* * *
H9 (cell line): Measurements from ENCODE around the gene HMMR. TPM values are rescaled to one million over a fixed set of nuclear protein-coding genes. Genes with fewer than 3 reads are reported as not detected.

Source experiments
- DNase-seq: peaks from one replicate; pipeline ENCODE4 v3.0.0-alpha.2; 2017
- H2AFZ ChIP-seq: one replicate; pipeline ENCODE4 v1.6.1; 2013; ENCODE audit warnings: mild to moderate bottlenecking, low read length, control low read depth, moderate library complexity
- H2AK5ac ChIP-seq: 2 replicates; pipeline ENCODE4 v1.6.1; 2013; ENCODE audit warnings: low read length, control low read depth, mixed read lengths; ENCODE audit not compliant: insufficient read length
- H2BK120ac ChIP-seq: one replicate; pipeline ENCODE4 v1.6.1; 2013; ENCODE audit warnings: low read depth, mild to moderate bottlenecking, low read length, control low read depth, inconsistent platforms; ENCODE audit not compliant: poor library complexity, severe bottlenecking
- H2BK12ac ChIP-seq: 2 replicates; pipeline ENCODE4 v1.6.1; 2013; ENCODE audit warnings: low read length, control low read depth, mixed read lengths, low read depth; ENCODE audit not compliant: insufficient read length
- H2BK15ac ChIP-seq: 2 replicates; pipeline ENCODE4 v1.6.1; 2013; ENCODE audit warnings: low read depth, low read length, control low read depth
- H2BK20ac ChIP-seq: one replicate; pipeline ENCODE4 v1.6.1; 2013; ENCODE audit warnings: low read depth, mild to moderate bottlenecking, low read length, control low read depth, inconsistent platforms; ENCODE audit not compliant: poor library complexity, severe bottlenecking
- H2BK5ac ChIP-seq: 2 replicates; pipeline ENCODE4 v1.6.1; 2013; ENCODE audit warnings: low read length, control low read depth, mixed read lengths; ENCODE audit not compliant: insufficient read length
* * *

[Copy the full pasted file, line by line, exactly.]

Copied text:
H9 (cell line): Measurements from ENCODE around the gene HMMR. TPM values are rescaled to one million over a fixed set of nuclear protein-coding genes. Genes with fewer than 3 reads are reported as not detected.

Source experiments
- DNase-seq: peaks from one replicate; pipeline ENCODE4 v3.0.0-alpha.2; 2017
- H2AFZ ChIP-seq: one replicate; pipeline ENCODE4 v1.6.1; 2013; ENCODE audit warnings: mild to moderate bottlenecking, low read length, control low read depth, moderate library complexity
- H2AK5ac ChIP-seq: 2 replicates; pipeline ENCODE4 v1.6.1; 2013; ENCODE audit warnings: low read length, control low read depth, mixed read lengths; ENCODE audit not compliant: insufficient read length
- H2BK120ac ChIP-seq: one replicate; pipeline ENCODE4 v1.6.1; 2013; ENCODE audit warnings: low read depth, mild to moderate bottlenecking, low read length, control low read depth, inconsistent platforms; ENCODE audit not compliant: poor library complexity, severe bottlenecking
- H2BK12ac ChIP-seq: 2 replicates; pipeline ENCODE4 v1.6.1; 2013; ENCODE audit warnings: low read length, control low read depth, mixed read lengths, low read depth; ENCODE audit not compliant: insufficient read length
- H2BK15ac ChIP-seq: 2 replicates; pipeline ENCODE4 v1.6.1; 2013; ENCODE audit warnings: low read depth, low read length, control low read depth
- H2BK20ac ChIP-seq: one replicate; pipeline ENCODE4 v1.6.1; 2013; ENCODE audit warnings: low read depth, mild to moderate bottlenecking, low read length, control low read depth, inconsistent platforms; ENCODE audit not compliant: poor library complexity, severe bottlenecking
- H2BK5ac ChIP-seq: 2 replicates; pipeline ENCODE4 v1.6.1; 2013; ENCODE audit warnings: low read length, control low read depth, mixed read lengths; ENCODE audit not compliant: insufficient read length